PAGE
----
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Bone Abstracts (2013) 1 PP159 | DOI: 10.1530/boneabs.1.PP159

Cancer and bone: basic, translational and clinical

A novel antagonist of the canonical Wnt-signalling pathway, Sostdc1, is expressed in experimental models of myeloma and suppresses bone formation

Clive Buckle1, Zahra Faraahi2, Michelle Lawson1, Colby Eaton2, Karin Vanderkerken3 & Peter Croucher4

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1Department of Oncology, Faculty of Medicine, Dentistry and Health, University of Sheffield, Sheffield, UK; 2Department of Human Metabolism, Faculty of Medicine, Dentistry and Health, University of Sheffield, Sheffield, UK; 3Department of Haematology and Immunology, Vrije Universiteit Brussel (VUB), Brussels, Belgium; 4Garvan Institute for Medical Research, Sydney, New South Wales, Australia.


Introduction: Patients with multiple myeloma (MM) commonly present with devastating bone disease mediated by increased bone resorption and suppressed bone formation. We have previously shown that blocking activity of the Wnt antagonist Dkk-1 promotes osteoblastogenesis and inhibits development of bone lesions in experimental models of MM. In the 5T murine models of MM, tumour cells home to the bone marrow. Injection of 5T2MM cells into C57BLKalwRij mice results in bone disease whereas injection of 5T33MM cells does not. Microarrays revealed that the Wnt antagonist, Sostdc1, is significantly upregulated in 5T2MM-bearing animals (+4.6-fold, P<0.005), compared to 5T33MM-bearing mice. We hypothesise that elevated levels of secreted Sostdc1 in the bone microenvironment reduce osteoblastogenesis and bone formation, and that this contributes to the bone disease associated with MM.

Methods: Six-Week-old mice were injected subcutaneously, above the calvaria, with rhSOSTDC1 or vehicle and skulls were examined using μCT and histomorphometry. In a second study, 9-week-old C57BLKalwRij mice received intravenous rhSOSTDC1 or vehicle and tibiae were examined, using μCT and both static and dynamic histomorphometry.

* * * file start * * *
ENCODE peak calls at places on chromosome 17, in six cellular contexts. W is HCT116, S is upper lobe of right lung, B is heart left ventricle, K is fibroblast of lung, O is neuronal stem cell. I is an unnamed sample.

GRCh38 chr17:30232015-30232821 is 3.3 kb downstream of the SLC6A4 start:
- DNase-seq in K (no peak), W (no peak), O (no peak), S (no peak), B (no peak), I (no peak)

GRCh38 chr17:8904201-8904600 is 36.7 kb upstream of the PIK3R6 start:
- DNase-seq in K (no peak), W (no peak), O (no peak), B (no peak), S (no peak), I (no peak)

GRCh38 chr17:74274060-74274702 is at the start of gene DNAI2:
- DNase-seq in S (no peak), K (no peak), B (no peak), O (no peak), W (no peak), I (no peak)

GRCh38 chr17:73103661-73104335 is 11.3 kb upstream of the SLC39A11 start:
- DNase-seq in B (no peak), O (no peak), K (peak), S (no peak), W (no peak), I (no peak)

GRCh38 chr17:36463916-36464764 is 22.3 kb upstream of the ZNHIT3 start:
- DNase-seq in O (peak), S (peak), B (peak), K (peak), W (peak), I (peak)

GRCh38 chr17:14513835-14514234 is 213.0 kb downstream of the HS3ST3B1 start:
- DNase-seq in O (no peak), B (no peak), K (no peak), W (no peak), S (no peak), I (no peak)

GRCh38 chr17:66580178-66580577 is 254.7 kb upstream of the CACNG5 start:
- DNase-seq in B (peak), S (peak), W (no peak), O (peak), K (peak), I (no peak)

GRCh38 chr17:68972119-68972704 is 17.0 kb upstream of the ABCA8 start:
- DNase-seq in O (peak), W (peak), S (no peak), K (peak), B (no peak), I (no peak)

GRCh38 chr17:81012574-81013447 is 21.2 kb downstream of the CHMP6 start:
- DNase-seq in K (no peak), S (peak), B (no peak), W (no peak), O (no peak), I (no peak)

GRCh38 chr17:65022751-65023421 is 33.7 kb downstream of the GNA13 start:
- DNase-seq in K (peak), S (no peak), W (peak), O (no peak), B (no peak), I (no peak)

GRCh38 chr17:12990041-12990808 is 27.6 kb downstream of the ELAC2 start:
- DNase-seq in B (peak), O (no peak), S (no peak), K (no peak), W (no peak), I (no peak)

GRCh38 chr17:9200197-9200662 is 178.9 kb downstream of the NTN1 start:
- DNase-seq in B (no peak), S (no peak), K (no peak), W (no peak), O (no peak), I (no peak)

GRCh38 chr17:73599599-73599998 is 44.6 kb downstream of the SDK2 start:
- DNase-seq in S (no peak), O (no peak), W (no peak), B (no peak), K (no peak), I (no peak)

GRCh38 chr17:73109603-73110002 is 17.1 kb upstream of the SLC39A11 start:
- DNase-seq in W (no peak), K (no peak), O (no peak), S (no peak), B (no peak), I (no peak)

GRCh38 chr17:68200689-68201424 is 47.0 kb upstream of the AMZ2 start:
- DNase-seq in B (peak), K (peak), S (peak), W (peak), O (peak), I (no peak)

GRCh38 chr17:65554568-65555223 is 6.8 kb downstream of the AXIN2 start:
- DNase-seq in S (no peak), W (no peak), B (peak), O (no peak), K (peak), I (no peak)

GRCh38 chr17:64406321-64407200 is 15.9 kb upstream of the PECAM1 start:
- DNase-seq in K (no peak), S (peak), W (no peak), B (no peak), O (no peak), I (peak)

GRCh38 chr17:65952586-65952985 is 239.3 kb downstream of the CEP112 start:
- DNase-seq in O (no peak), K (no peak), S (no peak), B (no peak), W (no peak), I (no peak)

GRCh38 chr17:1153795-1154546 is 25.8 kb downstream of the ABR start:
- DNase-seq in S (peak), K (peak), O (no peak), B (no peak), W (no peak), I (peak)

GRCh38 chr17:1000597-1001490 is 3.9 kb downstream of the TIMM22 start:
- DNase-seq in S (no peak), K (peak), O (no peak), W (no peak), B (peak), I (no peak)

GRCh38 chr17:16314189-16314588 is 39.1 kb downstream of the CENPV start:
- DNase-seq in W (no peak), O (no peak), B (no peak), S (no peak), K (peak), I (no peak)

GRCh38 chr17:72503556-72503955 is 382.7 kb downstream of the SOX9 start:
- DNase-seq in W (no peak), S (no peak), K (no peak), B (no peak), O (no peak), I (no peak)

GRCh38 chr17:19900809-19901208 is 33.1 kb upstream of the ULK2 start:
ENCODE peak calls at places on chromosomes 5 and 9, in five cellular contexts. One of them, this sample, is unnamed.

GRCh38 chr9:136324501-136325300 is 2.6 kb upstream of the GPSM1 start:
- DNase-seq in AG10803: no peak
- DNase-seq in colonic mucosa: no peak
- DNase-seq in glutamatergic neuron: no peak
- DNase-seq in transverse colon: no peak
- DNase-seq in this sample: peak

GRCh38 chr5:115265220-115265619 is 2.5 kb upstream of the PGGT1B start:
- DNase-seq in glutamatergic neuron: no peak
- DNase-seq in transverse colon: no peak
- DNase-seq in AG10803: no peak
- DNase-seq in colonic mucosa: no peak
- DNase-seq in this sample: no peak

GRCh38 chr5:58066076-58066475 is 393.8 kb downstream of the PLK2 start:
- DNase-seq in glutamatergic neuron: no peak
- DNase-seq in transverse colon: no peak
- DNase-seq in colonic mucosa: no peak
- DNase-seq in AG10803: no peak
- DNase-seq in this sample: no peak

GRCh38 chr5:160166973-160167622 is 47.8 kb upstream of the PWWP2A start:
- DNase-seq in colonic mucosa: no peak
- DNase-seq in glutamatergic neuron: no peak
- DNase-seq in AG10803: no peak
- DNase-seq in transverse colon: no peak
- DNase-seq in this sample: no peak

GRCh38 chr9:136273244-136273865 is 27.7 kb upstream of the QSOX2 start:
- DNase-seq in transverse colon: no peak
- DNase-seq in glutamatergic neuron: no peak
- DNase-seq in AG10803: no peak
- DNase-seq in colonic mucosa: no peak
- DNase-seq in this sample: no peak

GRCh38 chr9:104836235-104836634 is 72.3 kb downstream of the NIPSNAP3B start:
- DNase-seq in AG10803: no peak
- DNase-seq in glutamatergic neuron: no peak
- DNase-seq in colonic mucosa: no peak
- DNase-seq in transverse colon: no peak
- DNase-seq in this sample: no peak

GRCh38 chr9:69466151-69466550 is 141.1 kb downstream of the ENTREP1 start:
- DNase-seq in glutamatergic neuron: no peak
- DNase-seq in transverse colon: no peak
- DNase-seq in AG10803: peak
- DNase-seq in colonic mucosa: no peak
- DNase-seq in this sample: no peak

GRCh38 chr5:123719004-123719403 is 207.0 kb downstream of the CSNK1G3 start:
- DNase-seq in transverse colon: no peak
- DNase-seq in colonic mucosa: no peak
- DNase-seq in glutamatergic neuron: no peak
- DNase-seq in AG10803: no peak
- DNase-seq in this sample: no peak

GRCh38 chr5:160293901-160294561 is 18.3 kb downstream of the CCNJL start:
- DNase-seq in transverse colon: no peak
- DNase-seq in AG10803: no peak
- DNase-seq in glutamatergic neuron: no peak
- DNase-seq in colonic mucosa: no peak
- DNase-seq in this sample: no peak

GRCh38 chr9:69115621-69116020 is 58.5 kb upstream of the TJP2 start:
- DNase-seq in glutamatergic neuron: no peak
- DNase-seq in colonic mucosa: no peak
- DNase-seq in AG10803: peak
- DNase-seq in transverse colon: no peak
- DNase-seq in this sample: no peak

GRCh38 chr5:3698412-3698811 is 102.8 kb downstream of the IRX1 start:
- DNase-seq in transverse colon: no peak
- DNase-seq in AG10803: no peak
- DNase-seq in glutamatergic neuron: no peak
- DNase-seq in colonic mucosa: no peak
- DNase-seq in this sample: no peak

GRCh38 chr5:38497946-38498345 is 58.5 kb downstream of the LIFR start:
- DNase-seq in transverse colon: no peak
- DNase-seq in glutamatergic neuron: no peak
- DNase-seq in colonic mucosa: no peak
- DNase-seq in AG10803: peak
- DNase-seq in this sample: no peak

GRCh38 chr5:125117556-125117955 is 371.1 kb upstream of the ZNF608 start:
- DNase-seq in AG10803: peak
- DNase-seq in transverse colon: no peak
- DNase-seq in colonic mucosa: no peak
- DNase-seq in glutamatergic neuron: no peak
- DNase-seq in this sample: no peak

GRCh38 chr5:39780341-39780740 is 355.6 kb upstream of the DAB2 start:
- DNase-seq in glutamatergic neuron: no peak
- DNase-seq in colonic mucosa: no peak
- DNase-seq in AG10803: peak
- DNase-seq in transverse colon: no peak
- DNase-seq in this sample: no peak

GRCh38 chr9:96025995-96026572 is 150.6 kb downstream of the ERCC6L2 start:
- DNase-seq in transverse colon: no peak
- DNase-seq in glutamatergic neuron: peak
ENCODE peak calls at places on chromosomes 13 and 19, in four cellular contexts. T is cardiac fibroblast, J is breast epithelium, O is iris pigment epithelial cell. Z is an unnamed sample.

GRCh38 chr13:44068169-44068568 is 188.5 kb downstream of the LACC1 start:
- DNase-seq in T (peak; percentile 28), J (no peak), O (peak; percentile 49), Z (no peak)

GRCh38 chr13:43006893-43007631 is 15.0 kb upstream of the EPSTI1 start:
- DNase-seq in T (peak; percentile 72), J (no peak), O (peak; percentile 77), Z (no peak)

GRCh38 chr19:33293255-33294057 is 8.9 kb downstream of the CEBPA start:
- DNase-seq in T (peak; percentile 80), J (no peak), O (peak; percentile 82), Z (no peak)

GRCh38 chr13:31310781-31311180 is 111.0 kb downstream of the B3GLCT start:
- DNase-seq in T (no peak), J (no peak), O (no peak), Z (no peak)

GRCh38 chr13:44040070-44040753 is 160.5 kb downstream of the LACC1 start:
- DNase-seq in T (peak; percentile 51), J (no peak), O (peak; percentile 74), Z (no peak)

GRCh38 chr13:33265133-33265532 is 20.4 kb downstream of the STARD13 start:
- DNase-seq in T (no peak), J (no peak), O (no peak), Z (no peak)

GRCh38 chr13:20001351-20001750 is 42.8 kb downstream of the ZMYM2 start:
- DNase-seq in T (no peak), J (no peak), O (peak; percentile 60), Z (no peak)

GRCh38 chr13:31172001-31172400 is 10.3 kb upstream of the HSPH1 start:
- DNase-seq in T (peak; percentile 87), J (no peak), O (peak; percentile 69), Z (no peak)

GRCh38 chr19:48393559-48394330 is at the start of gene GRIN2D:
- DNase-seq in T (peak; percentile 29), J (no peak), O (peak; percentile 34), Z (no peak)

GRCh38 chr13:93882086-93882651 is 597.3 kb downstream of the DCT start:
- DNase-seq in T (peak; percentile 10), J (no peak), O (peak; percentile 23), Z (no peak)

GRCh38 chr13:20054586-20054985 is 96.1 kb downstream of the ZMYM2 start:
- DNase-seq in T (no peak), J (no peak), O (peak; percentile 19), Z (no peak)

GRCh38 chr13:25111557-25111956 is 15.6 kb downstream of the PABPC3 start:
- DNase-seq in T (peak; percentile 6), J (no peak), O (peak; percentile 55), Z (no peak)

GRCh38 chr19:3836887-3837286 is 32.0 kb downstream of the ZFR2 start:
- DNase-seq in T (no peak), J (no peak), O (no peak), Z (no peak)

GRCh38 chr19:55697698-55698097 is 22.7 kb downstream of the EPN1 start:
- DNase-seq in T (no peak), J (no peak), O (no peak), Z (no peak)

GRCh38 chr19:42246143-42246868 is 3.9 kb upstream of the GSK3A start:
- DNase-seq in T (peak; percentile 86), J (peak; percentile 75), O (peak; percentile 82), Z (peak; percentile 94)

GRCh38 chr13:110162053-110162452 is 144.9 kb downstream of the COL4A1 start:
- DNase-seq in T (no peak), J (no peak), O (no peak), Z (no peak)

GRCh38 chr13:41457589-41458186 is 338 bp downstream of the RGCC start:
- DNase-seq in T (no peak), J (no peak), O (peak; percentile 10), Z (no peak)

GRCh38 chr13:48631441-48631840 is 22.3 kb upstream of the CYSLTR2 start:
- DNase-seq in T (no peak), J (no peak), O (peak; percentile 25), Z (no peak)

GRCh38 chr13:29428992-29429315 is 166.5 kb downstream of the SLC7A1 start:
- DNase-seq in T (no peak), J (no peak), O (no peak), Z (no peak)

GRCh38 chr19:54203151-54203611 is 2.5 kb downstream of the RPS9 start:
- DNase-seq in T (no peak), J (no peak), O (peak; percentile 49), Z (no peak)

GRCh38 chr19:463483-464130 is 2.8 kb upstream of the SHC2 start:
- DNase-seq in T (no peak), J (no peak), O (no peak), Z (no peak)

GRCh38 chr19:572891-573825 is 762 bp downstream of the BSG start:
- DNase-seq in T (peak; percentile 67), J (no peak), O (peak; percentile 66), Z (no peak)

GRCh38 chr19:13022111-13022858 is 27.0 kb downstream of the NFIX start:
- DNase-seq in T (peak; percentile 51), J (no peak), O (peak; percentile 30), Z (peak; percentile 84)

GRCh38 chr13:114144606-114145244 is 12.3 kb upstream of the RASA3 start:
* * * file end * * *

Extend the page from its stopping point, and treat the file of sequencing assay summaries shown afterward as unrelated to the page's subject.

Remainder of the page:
Results: In the initial study, μCT analysis of calvariae revealed a reduction in bone volume, which was accompanied by a significant reduction in osteoblast (OB) number (P<0.05) and perimeter (P<0.05). In the second study, reduced tibial bone volume was accompanied by significantly reduced OB number (P<0.01) and OB perimeter (P<0.01) in treated animals. In addition, rhSOSTDC1-treated animals exhibited reduced bone formation and significantly reduced mineral aposition rate (P<0.05). Interestingly, no effect on osteoclast number was observed in either study.

Conclusion: These data suggest that Sostdc1 is a significant inhibitor of OB activity in vivo. Together with separate studies, which demonstrate that rhSOSTDC1 inhibits Wnt- and BMP-induced OB differentiation in vitro, they suggest that blocking myeloma-derived/-induced SOSTDC1 may be of therapeutic value in patients with myeloma bone disease.

Volume 1

European Calcified Tissue Society Congress 2013

Lisbon, Portugal
18 May 2013 - 22 May 2013

European Calcified Tissue Society 

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